Vitex agnus-castus, also called vitex, chaste tree, chasteberry, Abraham's balm, lilac chastetree, or monk's pepper, is a native of the Mediterranean region. It is one of the few temperate-zone species of Vitex, which is on the whole a genus of tropical and sub-tropical flowering plants. Theophrastus mentioned the shrub several times, as agnos (άγνος) in Enquiry into Plants. It has been long believed to be an anaphrodisiac but its effectiveness remains controversial. This is a cross-pollinating plant. However self-pollination may also occur now and then.
|General form of a blossoming adult Vitex agnus-castus|
Vitex, its name in Pliny the Elder, is derived from the Latin vieo, meaning to weave or to tie up, a reference to the use of Vitex agnus-castus in basketry. Its macaronic specific name repeats "chaste" in both Greek and Latin, and considered to be sacred to the goddess Hestia/Vesta.
The controlled cultivation of medicinal plants like vitex agnus-castus gains increasing importance due to the modern quality standards and safety regulations such as GMP, that are required practices in order to conform to the guidelines recommended by agencies that control authorization and licensing for manufacture and sale of inter alia drug products, and GACP (Good Agricultural And Collection Practice), that is a guideline to ensure appropriate and consistent quality of medicinal plant respectively herbal substances. Only one variety of monks pepper, namely the variety “Agnuzell 440” that is optimized for medicinal use, is registered (as of April 2009) with CPVO, a system of plant variety rights. But the controlled cultivation is economically not satisfactory regarding the yield.
This plant could also be reproduced vegetatively. One possibility is to use 5–8 cm long piece of the ripening wood with buds in July or August and another is to cut the ripe wood in November and then let it root in a cold box. Also in vitro reproduction with spike of the shoots or node explants is possible.
Vitex agnus-castus is widely cultivated in warm temperate and subtropical regions for its delicate-textured aromatic foliage and butterfly attracting spikes of lavender flowers in late summer in cooler climates. It grows to a height of 1–5 meters. It requires full sun or partial shade along with well-drained soil. Under ideal conditions it is hardy to -10 degrees F USDA Zone 6, and can be found on the south shore of Long Island and Nantucket on the East Coast of North America and in the southwest of England.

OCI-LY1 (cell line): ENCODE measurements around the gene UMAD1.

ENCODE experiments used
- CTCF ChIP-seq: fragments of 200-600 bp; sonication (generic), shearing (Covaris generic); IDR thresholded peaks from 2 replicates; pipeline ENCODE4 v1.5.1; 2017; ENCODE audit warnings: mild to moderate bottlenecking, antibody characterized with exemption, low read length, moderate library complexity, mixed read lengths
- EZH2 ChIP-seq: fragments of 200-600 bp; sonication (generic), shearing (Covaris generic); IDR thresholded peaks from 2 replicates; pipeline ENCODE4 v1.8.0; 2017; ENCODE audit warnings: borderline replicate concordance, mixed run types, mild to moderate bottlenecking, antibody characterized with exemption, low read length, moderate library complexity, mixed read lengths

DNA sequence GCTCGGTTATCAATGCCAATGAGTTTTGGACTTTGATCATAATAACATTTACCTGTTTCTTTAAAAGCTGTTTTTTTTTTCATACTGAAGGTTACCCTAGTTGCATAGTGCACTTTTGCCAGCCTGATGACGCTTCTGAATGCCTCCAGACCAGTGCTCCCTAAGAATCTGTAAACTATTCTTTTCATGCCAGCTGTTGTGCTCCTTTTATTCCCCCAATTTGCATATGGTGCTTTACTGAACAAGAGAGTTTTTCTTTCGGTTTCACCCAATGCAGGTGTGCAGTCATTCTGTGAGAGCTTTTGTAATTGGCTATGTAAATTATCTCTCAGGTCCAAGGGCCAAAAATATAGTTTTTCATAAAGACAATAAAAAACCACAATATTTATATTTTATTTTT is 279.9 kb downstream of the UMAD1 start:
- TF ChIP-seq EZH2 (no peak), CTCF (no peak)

This plant is inter alia a brackish water dweller. Consequently, it is salt tolerant to a certain level. Cold and wet weather results to high yield loss of Monks pepper. The plant grows well on loamy neutral to alkaline soil. The monks pepper fruits from one single tree can be harvested for more than 15 years. This indicates that the monks pepper can’t be integrated in a usual crop rotation system. Though, it is suggested to have legumes as its previous crop for nitrogen supply for the monks pepper in young stage. Besides, it is suggested to sow dissimilar plants such as monocots as its subsequent crop so that it might be easier to control the monks pepper plant, the dicot. Because the fruits of monks pepper tend to fall constantly and uncontrollably, it is likely that the plant can grow as weed again.
It is said that at a row spacing of 180 cm the overall best yield per hectare can be achieved if the plant spacing is around 70 cm.
Pinching out the tips of branches has no significant influence on growth, branching and number of shoots. Pruning back the branches in autumn has a positive influence on fruit yield while a re-pruning in spring can induce an increase of vegetative shoot and thus to tremendous fruit yield loss.
The flowering and ripening processes do not happen simultaneously, enabling harvesting of both fresh fruits and seeds over a long span of time. The fruits tend to fall from the plant as they ripen, getting lost in the soil. Thus, there is no optimal fixed harvest time. Consequently, to avoid yield loss, unripe fruits need to be harvested. This early harvesting has no effect on quality. Overall it is said that harvesting the fruits by hand is the most convenient solution.
Diseases and pestsEdit
Thysanoptera, also known as thrips, can cause great damage to the growth and the generative development of Vitex agnus-castus. The insect feeds on chaste tree by sucking up the contents or puncturing them. As well chaste tree is the only known host (especially in Israel) for the bug insect called Hyalesthus obsoletus. This cicada is the vector for black wood disease of grapevines. Hyalesthus obsoletus prefers V. agnus-castus more as a host than the grapevine. In this case chaste tree can be used as a biological control agent by planting it around vineyards to trap the Hyalesthus obsoletus. V. agnus-castus was found not only to be an appropriate food source for the adult vectors, but also a reservoir of Candidatus Phytoplasma solani (bacterial Phytoplasma species), the casual agent of the Black wood disease in grapevines. The pathogen-caused leaf spot disease can almost defoliate V. agnus castus. Furthermore, root rot can occur, when soils are kept too moist.
Flavonoids (vitexin, casticin), iridoid glycoside (agnuside, aucubin), p-hydroxybenzoic acid, alkaloids, essential oils, fatty oils, diterpenoids and steroidal hormone precursors have been identified in the chemical analysis of Vitex agnus-castus. They occur in the fruits and in the leaves.